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ONAMIA, Minn. — If one silver lining has come out of the ongoing COVID-19 pandemic for Mille Lacs Corporate Ventures, it’s been the realization that the organization needed to do more to support tribal citizen entrepreneurs as part of fostering a resilient tribal economy. 

Since the Mille Lacs Band of Ojibwe formed MLCV in the 1990s, the tribal economic development organization has focused its efforts on developing tribally owned ventures. That includes a tribal gaming enterprise, a thriving portfolio of hospitality ventures in the Twin Cities and Oklahoma City, a branded merchandise marketing company, government contracting firms, and service providers on the Mille Lacs reservation in eastern central Minnesota.

MLCV had been pushing ahead with three strategic pillars: people (i.e., creating jobs for tribal people), place (pursuing projects in and around the tribe’s territory) and financial (operating profitable businesses that spun off cash to fund the tribal government). However, the pandemic caused MLCV to reevaluate its strategy of focusing on just tribally owned enterprises to grow the tribal economy.

Dustin GoslinDustin Goslin, vice president of business and economic development at Mille Lacs Corporate Ventures. (Courtesy photo)“We recognized the risk of only pulling that one lever within a region when it’s all dependent on the mothership and everything’s tied together,” Dustin Goslin, vice president of business and economic development at MLCV, told Tribal Business News. “We started reacting ourselves: Is that the best strategy? Is that the only strategy?” 

Executives at MLCV tapped into researchers at Native Nations Institute at the University of Arizona to better understand the Mille Lacs economy. The red flags started to appear early on, said Goslin, who has been with MLCV since 2013 and is a member of the Prairie Band of Potawatomi Nation and Red Cliff Band of Lake Superior Chippewa. 

“We realized that right now, we have a pretty robust nation-owned enterprise, but we don’t know about the citizen-owned side and maybe that’s what we’re missing in the tribal economy,” Goslin said.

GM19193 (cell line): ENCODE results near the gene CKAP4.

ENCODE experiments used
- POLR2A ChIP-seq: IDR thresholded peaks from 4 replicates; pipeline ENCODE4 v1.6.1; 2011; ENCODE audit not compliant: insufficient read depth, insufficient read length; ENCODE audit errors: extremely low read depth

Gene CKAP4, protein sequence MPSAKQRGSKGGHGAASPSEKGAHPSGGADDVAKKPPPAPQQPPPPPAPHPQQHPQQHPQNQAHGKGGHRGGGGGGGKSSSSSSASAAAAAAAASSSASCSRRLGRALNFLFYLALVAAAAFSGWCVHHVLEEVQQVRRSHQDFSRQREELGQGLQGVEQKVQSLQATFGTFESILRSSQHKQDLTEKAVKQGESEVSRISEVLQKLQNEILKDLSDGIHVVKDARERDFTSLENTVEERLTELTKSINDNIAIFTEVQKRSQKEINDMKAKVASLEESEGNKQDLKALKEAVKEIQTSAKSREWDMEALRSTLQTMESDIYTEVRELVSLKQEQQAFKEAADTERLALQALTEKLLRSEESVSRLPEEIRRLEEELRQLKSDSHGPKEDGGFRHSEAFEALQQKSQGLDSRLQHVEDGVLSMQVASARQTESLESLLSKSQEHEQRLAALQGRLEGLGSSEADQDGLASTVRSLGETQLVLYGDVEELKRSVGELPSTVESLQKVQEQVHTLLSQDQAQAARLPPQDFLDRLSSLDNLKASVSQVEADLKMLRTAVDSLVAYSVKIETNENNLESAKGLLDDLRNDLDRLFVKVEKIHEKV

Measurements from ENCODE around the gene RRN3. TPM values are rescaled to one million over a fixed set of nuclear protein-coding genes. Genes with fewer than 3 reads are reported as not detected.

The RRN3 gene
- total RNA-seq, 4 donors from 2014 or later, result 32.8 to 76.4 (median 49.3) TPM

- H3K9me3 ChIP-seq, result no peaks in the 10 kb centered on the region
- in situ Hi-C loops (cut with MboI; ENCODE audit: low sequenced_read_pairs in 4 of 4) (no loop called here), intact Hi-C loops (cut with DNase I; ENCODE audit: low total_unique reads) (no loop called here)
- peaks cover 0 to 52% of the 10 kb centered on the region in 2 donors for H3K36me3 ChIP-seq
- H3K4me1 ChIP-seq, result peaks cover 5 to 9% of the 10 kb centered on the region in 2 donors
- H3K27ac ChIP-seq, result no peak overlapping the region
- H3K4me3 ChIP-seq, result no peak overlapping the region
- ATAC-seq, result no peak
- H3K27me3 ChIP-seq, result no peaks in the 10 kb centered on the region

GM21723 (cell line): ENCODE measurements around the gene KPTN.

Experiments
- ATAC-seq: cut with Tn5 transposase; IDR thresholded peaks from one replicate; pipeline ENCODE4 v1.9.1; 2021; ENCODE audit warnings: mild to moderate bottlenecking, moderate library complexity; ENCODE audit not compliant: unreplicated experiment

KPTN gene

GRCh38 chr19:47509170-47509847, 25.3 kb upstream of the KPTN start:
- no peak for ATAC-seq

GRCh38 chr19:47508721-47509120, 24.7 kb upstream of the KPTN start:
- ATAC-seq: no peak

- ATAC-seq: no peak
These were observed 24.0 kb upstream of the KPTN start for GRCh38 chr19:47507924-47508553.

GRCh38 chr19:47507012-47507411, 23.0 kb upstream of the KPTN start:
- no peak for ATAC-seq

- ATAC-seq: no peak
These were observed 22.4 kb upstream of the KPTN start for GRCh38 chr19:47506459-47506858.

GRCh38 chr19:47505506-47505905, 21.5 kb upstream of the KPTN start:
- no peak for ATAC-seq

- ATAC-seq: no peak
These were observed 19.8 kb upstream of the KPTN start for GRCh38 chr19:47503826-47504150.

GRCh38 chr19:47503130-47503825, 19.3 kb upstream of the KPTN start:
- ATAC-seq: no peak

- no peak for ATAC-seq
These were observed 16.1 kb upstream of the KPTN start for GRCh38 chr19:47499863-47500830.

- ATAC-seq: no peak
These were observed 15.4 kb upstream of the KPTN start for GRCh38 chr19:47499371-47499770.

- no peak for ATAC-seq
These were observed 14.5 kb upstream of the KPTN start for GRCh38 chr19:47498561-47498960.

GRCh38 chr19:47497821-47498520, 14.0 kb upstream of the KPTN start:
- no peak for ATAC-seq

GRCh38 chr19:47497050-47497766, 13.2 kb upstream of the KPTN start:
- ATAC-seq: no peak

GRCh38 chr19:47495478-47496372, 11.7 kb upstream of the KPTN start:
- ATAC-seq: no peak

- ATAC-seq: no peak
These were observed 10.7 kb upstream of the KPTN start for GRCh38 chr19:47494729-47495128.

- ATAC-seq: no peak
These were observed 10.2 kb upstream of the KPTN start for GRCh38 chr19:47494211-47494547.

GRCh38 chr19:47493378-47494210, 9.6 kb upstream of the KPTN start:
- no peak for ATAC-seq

That realization led the tribe to seek funding to launch a study about tribal citizen-owned companies, their place in the tribal economy and how the tribe’s economy compared to the rest of rural Minnesota. What they found, perhaps unsurprisingly, was that the tribe’s economy was disproportionately reliant on hospitality. 

The findings caused MLCV to rethink its approach to its strategic pillars. Leaders began to ask: “Can we pivot and do more things around building an entrepreneurial ecosystem?” Goslin said. Rather than start from scratch, MLCV sought to identify best practices and partnered with existing resources. One such partner was Saint Paul-based Neighborhood Development Center, which had pioneered a model to support entrepreneurism in urban areas. 

While the Center’s traditional urban model included a central business incubator, MLCV realized it needed to take a distributed approach with multiple facilities that focus on different types of businesses that fit with the tribe’s rural territory. 

“Our idea is you take that same concept around a business incubator, break it up into individual buildings and spread it across the region where the business incubator makes sense,” Goslin said. 

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Taking action

MLCV currently has four focused incubator models mapped out, two of which have secured funding. The Commerce Department’s Economic Development Administration last month awarded the tribe a $3.1 million grant to support the build-out of an incubator on Main Street in Onamia, where MLCV will focus on developing professional service entrepreneurs, retail and potential health care ventures.

“Minnesota’s Tribal Nations have deep cultural and economic significance across our state,” U.S. Sen. Tina Smith, D-Minn., said in a statement. “I am pleased to announce this investment in the Mille Lacs Band reservation in Minnesota, which will help to grow and diversify the local economy. This investment, made possible by the American Rescue Plan, will create jobs and generate private investment so that the local economy can build back stronger in the wake of the pandemic.”

Meanwhile, a 19,000-square-foot incubator in nearby Hinckley will house the offices of the East Central Regional Arts Council, a grant-making body providing funding and training for artists. The Council’s presence makes the location ideal for artists and cultural arts entrepreneurs, and the proximity to I-35 could provide steady exposure for their retail ventures, Goslin said.